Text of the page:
Patients 35 years or older who have asymptomatic microhematuria should have cystoscopy and imaging with multiphasic computed tomography urography performed.

C

17

Recommendation from consensus guideline based on observational studies

Refer for a urology consultation for gross hematuria without urinary tract infection, especially if the patient is older than 45 years.

C

25

Recommendation from consensus guideline based on observational studies

Refer for a urology consultation for any mass with Bosniak III or IV classification and for selected, low-risk patients with IIF classification, or any solid mass greater than 1 cm.

C

21

Recommendation from consensus guideline based on observational studies


A = consistent, good-quality patient-oriented evidence; B = inconsistent or limited-quality patient-oriented evidence; C = consensus, disease-oriented evidence, usual practice, expert opinion, or case series. For information about the SORT evidence rating system, go to https://www.aafp.org/afpsort.

SORT: KEY RECOMMENDATIONS FOR PRACTICE

Clinical recommendationEvidence ratingReferencesComments

Patients 35 years or older who have asymptomatic microhematuria should have cystoscopy and imaging with multiphasic computed tomography urography performed.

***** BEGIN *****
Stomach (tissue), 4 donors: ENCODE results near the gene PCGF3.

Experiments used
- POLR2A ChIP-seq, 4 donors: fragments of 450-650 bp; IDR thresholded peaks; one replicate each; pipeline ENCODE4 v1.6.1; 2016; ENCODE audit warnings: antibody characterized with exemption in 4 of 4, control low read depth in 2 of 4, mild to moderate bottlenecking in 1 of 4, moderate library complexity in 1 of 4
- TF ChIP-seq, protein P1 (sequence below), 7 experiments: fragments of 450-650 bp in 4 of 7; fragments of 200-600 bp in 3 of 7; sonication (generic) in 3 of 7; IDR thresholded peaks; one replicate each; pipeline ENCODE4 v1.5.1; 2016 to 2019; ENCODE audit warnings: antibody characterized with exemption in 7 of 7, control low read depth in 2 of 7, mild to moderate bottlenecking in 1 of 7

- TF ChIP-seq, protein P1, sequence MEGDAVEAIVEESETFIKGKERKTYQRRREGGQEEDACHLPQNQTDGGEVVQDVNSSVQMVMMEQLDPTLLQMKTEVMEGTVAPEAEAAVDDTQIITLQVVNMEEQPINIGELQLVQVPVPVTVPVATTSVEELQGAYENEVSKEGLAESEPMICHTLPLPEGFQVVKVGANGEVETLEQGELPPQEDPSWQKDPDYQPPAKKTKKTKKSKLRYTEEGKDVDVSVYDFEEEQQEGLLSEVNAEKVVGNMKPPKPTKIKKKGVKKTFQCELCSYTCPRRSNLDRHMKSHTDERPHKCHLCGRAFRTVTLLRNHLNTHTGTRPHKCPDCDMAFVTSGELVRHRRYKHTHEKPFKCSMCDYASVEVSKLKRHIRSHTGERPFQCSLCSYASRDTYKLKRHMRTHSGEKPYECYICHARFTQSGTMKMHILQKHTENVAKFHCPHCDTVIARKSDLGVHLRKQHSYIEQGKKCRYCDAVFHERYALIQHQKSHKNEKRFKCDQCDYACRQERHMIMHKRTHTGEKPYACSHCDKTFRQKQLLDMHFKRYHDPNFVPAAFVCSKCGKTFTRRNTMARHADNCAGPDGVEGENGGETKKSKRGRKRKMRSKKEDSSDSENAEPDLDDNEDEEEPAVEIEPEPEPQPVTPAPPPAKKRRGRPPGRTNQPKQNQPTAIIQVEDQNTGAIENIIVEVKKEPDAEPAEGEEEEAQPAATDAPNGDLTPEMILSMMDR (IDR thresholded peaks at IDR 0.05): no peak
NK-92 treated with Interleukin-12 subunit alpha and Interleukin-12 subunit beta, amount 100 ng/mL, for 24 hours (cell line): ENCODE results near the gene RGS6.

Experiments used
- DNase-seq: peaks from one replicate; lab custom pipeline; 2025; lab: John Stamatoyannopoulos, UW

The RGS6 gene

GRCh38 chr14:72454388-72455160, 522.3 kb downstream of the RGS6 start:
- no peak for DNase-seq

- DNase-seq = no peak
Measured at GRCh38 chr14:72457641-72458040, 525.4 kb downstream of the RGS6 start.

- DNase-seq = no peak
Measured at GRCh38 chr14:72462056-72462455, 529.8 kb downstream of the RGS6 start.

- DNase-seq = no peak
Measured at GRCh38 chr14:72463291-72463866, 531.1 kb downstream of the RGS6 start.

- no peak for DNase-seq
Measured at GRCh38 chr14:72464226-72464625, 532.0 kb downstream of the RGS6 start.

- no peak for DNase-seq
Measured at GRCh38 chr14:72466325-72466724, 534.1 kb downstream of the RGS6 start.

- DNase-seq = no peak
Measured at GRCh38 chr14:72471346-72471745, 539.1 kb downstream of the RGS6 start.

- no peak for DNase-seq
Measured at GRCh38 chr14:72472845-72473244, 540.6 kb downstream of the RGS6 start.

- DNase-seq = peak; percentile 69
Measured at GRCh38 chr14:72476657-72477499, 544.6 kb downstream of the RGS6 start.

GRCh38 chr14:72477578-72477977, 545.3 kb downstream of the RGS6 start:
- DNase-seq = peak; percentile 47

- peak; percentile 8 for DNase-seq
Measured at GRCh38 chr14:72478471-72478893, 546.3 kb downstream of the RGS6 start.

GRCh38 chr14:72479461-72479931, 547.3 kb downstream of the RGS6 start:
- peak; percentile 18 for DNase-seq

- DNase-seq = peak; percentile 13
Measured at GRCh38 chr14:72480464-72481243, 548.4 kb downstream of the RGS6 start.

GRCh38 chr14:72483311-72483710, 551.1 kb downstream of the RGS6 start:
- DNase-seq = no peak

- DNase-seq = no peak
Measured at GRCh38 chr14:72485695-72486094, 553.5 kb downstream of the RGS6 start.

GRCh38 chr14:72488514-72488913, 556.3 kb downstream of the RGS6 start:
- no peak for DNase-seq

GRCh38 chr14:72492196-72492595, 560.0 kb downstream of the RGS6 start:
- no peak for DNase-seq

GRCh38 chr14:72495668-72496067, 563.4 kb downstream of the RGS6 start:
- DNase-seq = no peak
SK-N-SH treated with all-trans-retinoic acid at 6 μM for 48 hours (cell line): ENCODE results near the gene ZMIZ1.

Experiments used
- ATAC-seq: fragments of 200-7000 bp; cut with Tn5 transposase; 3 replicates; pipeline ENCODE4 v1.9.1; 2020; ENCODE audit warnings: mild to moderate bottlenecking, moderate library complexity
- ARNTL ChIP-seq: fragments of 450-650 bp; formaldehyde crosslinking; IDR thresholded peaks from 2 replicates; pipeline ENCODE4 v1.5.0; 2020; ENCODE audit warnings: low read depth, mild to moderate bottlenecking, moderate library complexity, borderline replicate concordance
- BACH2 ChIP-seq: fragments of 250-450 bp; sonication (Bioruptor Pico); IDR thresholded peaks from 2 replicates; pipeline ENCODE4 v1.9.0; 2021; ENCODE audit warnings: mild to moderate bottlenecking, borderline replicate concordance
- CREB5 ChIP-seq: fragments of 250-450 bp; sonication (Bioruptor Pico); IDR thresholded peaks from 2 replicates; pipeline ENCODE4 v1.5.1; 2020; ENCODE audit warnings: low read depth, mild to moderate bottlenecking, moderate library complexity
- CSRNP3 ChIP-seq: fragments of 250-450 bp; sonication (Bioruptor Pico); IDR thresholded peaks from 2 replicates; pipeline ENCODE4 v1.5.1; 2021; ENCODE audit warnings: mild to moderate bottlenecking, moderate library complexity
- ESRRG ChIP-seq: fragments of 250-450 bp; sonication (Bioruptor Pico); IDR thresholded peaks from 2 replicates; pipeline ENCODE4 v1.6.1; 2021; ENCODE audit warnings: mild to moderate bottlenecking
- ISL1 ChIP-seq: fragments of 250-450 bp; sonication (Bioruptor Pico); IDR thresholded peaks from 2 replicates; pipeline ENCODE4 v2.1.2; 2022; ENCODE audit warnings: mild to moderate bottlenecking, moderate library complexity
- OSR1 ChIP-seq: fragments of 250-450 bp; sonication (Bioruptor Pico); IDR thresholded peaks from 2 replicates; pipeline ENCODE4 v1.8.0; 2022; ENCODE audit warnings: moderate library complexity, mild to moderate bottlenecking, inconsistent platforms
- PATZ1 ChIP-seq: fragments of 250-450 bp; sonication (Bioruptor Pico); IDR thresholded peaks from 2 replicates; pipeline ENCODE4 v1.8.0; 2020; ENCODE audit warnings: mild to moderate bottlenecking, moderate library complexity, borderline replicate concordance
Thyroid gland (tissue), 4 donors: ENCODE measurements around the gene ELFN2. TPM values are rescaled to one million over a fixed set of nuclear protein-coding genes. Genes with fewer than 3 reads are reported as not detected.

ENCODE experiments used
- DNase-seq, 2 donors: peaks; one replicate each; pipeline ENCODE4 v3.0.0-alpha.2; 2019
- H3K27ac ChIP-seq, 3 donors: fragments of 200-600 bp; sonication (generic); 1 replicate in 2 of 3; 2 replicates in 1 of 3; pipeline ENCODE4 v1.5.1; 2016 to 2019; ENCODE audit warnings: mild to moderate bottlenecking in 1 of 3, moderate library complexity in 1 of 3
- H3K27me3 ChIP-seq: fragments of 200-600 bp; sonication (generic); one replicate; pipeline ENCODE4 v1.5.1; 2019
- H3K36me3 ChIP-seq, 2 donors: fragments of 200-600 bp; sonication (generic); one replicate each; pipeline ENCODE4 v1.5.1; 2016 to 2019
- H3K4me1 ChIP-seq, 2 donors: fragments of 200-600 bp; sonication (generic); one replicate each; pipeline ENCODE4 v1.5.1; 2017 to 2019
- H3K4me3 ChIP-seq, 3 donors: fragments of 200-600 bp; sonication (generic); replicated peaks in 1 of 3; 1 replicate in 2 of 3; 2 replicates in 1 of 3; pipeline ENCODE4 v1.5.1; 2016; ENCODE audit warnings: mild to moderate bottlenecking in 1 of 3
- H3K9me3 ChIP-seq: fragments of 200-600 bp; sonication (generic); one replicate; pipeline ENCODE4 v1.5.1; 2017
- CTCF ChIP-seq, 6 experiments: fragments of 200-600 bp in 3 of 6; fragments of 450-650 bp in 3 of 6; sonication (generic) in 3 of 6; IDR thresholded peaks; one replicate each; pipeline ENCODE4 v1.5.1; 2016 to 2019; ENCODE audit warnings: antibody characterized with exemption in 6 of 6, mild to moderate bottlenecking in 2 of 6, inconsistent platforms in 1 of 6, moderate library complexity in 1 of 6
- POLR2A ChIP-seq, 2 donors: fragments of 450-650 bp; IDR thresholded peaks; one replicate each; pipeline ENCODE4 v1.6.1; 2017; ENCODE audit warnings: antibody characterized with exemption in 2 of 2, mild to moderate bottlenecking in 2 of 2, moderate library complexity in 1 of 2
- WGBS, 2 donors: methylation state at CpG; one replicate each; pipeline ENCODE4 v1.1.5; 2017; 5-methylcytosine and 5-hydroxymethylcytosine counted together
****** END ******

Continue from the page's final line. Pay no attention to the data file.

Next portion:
C

17

Recommendation from consensus guideline based on observational studies

Refer for a urology consultation for gross hematuria without urinary tract infection, especially if the patient is older than 45 years.

C

25

Recommendation from consensus guideline based on observational studies

Refer for a urology consultation for any mass with Bosniak III or IV classification and for selected, low-risk patients with IIF classification, or any solid mass greater than 1 cm.

C

21

Recommendation from consensus guideline based on observational studies


A = consistent, good-quality patient-oriented evidence; B = inconsistent or limited-quality patient-oriented evidence; C = consensus, disease-oriented evidence, usual practice, expert opinion, or case series. For information about the SORT evidence rating system, go to https://www.aafp.org/afpsort.